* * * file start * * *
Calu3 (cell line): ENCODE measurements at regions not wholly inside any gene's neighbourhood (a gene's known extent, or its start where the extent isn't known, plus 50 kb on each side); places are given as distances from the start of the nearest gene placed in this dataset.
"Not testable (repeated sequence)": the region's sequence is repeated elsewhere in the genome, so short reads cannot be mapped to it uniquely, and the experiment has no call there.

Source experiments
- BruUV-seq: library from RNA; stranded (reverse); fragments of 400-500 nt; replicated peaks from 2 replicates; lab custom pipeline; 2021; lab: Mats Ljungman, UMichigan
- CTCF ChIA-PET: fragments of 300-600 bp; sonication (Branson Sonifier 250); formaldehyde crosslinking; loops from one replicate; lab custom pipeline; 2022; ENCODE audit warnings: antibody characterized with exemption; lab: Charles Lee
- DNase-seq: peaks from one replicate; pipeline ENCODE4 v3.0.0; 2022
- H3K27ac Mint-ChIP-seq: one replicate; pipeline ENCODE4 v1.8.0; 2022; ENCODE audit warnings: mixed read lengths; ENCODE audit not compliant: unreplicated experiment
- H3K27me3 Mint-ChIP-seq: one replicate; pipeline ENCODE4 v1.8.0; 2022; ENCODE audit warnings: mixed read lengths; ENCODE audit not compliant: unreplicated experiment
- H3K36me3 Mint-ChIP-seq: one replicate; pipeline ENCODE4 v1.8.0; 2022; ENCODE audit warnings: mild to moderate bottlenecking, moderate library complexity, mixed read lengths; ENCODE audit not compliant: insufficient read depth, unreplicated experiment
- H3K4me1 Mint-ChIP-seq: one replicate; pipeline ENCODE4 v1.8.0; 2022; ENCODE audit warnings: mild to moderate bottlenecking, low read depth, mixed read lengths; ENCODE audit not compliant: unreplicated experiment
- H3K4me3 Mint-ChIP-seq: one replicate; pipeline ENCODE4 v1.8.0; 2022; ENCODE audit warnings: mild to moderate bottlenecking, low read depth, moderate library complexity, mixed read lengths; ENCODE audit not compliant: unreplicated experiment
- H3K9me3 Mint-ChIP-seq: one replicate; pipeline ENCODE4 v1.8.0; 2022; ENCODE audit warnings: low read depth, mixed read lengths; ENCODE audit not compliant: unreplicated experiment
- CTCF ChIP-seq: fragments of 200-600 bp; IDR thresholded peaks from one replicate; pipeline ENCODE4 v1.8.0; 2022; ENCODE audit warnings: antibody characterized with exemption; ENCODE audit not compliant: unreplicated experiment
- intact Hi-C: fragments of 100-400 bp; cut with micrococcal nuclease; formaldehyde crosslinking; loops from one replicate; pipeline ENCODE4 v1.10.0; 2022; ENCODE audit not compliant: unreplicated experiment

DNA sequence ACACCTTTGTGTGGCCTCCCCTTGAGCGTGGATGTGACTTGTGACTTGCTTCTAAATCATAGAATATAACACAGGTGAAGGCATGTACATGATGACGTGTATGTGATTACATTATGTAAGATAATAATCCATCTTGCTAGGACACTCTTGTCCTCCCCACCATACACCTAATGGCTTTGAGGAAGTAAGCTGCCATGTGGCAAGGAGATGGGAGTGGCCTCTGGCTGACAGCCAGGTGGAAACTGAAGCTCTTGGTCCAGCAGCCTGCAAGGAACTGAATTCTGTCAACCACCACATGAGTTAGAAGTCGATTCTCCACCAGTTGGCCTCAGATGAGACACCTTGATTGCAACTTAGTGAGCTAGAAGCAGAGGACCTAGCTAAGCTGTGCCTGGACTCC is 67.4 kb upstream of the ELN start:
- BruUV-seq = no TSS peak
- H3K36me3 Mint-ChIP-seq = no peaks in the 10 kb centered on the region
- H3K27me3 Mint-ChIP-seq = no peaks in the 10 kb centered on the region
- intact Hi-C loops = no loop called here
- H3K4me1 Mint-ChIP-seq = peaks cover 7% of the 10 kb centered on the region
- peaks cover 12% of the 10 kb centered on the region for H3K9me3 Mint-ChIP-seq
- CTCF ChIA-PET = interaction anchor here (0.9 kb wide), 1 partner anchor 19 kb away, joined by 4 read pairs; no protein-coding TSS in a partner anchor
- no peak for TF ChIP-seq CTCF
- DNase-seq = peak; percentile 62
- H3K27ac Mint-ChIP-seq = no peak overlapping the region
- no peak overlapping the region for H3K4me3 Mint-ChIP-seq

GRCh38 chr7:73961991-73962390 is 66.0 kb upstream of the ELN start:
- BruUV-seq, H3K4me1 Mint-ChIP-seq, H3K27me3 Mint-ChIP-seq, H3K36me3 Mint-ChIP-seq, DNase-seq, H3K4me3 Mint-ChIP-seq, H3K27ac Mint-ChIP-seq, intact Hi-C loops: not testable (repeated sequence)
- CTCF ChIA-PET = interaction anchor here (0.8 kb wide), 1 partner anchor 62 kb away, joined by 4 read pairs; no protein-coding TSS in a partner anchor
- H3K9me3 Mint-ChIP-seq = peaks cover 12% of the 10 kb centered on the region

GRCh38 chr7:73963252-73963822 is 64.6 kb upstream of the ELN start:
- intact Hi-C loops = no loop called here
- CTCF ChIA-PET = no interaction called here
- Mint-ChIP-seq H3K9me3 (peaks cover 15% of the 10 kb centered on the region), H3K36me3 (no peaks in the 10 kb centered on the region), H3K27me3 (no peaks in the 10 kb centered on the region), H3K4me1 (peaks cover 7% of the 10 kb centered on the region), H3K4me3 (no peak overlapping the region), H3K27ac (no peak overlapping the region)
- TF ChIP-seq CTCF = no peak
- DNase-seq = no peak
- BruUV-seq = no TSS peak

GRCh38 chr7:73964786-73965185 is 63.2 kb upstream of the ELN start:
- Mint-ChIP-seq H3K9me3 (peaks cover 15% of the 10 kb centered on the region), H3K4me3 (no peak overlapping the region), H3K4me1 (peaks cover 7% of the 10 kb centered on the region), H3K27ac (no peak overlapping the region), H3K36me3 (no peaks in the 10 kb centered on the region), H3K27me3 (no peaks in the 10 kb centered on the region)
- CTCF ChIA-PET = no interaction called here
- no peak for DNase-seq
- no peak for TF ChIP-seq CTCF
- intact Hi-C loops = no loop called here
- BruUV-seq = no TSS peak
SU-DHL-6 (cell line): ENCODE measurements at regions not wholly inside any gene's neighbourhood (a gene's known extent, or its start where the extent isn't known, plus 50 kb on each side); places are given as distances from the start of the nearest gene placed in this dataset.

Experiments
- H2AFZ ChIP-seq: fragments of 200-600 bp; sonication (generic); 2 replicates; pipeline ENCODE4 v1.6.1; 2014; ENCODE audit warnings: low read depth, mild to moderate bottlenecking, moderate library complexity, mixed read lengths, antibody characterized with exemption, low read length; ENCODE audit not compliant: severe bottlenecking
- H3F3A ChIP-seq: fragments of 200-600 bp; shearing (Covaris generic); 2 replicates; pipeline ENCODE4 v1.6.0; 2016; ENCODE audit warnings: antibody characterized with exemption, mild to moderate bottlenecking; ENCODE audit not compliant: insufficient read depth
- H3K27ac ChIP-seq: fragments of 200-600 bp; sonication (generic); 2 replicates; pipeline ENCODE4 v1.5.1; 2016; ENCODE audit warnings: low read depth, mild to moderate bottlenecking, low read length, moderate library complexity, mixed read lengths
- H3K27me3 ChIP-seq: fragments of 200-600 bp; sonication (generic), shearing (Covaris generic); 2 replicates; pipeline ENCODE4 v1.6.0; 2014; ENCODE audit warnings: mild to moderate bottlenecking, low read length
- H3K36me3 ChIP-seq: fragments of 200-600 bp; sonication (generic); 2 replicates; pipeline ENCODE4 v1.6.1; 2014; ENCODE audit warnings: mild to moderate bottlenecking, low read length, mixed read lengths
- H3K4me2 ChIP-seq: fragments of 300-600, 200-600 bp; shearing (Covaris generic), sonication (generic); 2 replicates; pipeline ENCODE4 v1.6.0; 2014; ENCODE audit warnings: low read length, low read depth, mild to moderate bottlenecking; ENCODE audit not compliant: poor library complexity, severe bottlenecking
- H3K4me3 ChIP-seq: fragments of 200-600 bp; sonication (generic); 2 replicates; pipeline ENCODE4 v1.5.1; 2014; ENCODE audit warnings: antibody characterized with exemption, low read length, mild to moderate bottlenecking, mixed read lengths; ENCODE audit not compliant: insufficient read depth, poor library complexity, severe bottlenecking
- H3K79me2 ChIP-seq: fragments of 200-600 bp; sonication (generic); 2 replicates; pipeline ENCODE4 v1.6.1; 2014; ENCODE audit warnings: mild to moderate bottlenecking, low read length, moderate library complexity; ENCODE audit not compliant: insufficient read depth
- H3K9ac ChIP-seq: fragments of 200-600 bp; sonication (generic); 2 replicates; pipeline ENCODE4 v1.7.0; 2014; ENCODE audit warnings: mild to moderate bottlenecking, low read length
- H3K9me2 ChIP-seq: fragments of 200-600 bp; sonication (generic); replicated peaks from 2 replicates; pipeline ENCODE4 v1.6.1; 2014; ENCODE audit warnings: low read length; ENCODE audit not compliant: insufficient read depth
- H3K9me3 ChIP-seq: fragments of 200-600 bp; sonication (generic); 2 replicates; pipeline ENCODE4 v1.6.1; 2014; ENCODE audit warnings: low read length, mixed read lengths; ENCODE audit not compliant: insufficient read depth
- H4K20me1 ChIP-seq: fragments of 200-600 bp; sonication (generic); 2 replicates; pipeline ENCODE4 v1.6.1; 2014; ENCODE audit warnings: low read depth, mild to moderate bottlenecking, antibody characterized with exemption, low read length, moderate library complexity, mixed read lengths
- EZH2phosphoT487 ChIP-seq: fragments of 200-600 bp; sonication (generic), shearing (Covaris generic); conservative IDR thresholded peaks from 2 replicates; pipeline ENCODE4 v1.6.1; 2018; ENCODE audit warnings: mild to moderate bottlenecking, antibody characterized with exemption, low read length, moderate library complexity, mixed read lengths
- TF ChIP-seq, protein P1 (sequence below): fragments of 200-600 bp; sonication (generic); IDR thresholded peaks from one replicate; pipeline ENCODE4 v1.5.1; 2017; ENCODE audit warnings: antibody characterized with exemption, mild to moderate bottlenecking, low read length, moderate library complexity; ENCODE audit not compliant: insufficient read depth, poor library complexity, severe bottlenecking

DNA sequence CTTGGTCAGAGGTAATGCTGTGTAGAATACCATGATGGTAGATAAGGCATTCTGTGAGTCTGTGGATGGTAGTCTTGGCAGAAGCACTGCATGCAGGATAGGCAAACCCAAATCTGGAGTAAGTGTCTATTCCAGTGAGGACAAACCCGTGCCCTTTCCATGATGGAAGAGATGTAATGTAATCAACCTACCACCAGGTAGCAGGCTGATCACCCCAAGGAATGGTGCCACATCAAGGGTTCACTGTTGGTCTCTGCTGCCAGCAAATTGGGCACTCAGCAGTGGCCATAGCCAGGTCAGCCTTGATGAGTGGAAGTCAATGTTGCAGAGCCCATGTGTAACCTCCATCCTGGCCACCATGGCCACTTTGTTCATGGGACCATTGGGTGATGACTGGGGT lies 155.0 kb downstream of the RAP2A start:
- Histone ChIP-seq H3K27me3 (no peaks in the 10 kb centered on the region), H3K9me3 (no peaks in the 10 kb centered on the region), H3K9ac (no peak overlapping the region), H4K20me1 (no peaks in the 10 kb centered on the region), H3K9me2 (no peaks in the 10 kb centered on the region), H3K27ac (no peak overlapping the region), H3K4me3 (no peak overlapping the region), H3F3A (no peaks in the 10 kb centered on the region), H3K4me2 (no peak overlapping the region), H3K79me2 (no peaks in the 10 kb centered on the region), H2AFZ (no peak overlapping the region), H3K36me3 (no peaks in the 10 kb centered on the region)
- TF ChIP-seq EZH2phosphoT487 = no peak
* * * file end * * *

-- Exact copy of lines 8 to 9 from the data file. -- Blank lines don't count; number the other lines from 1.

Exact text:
- H3K27me3 Mint-ChIP-seq: one replicate; pipeline ENCODE4 v1.8.0; 2022; ENCODE audit warnings: mixed read lengths; ENCODE audit not compliant: unreplicated experiment
- H3K36me3 Mint-ChIP-seq: one replicate; pipeline ENCODE4 v1.8.0; 2022; ENCODE audit warnings: mild to moderate bottlenecking, moderate library complexity, mixed read lengths; ENCODE audit not compliant: insufficient read depth, unreplicated experiment